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# Class Contents

## Properties of the Trigonometric Functions

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We define sine and cosine as complex-valued functions of a complex variable. All of the above properties hold for any complex numbers z and w.

However, an important property of sine and cosine (although one that is so obvious in the gemoetric treatment that it is hardly worth noting) is that when their argument is real, then they take real values. We shall verify that this is the case, and, in the process establish power series expressions for sine and cosine.

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The Chain Rule holds for complex derivatives, and so, since we know the derivative of e^z, the derivative of sin(z) is

The argument for the derivative of cos(z) is analogous.

The most striking aspect of the trigonometric functions which is still missing from the picture is that they are periodic. We need to show that there is a number a such that sin(x+a)=sin(x) for all a. (In fact, the number a is 2Pi, but we don't even know what Pi is yet!)

To show that sin(x) is periodic, by using the addition formulae for sine and cosine, we need to have

sin(z+a)=sin(z)cos(a)+sin(a)cos(z)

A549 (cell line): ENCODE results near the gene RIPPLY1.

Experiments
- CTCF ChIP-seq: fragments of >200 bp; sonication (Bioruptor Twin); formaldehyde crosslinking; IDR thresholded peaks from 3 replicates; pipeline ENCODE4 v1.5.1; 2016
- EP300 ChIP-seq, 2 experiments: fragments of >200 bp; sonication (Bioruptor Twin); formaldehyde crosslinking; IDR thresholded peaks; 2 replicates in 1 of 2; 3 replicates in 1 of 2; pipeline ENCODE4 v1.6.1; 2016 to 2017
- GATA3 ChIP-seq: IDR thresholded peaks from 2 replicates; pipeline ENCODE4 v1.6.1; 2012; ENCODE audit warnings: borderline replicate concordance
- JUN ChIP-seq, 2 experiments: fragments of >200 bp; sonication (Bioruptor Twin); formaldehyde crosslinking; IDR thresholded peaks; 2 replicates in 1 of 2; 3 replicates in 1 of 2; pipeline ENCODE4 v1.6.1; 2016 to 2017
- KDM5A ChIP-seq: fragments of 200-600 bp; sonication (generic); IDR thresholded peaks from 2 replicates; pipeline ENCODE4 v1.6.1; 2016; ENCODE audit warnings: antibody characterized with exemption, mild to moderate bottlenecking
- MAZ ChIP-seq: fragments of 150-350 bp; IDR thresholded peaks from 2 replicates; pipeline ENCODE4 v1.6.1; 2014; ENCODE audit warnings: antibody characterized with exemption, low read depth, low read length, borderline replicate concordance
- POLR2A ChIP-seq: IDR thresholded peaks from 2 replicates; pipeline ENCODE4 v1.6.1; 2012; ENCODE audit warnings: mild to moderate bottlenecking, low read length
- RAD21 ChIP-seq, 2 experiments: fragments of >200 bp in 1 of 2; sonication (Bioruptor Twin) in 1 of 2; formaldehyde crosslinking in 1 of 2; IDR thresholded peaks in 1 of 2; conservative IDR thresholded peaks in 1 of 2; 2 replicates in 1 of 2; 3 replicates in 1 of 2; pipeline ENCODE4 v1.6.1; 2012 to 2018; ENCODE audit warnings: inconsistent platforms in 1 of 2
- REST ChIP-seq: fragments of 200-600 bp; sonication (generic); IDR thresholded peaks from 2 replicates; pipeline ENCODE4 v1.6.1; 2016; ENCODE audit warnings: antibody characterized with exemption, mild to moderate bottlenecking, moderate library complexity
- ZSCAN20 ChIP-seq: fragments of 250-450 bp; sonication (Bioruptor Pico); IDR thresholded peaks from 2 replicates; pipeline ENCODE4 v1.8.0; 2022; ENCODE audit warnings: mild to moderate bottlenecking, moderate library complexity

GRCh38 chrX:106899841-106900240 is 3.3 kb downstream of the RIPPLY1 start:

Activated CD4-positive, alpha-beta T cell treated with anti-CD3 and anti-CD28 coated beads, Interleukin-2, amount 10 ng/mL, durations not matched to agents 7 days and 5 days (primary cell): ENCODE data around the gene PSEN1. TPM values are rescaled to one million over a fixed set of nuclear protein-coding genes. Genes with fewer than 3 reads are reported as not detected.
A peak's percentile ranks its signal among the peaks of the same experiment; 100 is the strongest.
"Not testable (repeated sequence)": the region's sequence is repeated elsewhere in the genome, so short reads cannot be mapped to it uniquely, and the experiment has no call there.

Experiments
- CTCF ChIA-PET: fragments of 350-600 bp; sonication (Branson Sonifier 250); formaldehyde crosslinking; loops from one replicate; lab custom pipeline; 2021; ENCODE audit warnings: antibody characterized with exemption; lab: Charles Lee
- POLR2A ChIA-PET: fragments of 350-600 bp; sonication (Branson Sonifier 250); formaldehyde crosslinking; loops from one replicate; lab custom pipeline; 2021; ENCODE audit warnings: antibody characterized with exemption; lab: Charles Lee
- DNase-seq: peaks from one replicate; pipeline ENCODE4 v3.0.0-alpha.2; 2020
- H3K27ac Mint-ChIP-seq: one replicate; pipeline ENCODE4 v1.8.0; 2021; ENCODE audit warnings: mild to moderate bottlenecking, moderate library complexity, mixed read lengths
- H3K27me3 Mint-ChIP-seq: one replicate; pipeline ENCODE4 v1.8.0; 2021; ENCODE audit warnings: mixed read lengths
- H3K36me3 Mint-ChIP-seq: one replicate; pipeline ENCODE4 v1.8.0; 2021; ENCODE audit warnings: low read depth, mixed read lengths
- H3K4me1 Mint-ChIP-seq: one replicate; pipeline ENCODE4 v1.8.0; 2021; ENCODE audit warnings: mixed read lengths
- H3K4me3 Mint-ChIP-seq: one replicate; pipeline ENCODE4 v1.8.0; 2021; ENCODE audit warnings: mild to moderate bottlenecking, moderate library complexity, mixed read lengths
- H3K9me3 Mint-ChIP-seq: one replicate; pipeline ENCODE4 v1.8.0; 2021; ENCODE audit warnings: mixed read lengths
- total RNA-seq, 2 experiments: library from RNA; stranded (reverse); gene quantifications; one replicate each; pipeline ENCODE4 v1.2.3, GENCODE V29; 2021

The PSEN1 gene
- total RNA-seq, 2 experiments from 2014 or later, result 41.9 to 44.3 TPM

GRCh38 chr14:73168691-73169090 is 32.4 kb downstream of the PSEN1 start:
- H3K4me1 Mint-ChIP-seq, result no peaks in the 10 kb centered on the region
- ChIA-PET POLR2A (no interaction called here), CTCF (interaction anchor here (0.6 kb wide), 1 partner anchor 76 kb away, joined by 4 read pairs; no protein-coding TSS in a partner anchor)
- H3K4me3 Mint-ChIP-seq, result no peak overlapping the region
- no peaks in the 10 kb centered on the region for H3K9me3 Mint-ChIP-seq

and so, we seek a number a such that

• sin(a)=0, and
• cos(a)=1
Of course a=0 satisfies this, but at the moment it is not even apparent that there are any positive numbers for which sin(z)=0. Thus, our first aim is to study the zeros of sin(z).

### Polar Form for Complex Numbers

One geometric definition of sin(x) and cos(x) is the coordinates of points on the unit circle. We can recover this viewpoint, with the following result:
We can use this "polar form for complex numbers" to define the logarithm of a complex number.

Think for a minute about what you would expect the logarithm of a complex number should be. Bear in mind that the fundamental property for logarithms is that

log(x+y)=log(x)+log(y)

and that every complex number can be expressed as

re(it)

Question: What do you think the logarithm of re(it) should be?